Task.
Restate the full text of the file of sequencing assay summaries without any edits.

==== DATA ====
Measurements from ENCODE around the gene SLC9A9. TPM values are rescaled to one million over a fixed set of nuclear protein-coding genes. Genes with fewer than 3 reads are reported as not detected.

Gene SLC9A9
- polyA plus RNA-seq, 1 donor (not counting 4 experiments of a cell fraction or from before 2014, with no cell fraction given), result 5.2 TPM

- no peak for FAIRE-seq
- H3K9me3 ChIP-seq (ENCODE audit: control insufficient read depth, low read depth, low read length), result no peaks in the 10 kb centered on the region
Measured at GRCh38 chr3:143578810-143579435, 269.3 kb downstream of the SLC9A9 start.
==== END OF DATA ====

Measurements from ENCODE around the gene SLC9A9. TPM values are rescaled to one million over a fixed set of nuclear protein-coding genes. Genes with fewer than 3 reads are reported as not detected.

Gene SLC9A9
- polyA plus RNA-seq, 1 donor (not counting 4 experiments of a cell fraction or from before 2014, with no cell fraction given), result 5.2 TPM

- no peak for FAIRE-seq
- H3K9me3 ChIP-seq (ENCODE audit: control insufficient read depth, low read depth, low read length), result no peaks in the 10 kb centered on the region
Measured at GRCh38 chr3:143578810-143579435, 269.3 kb downstream of the SLC9A9 start.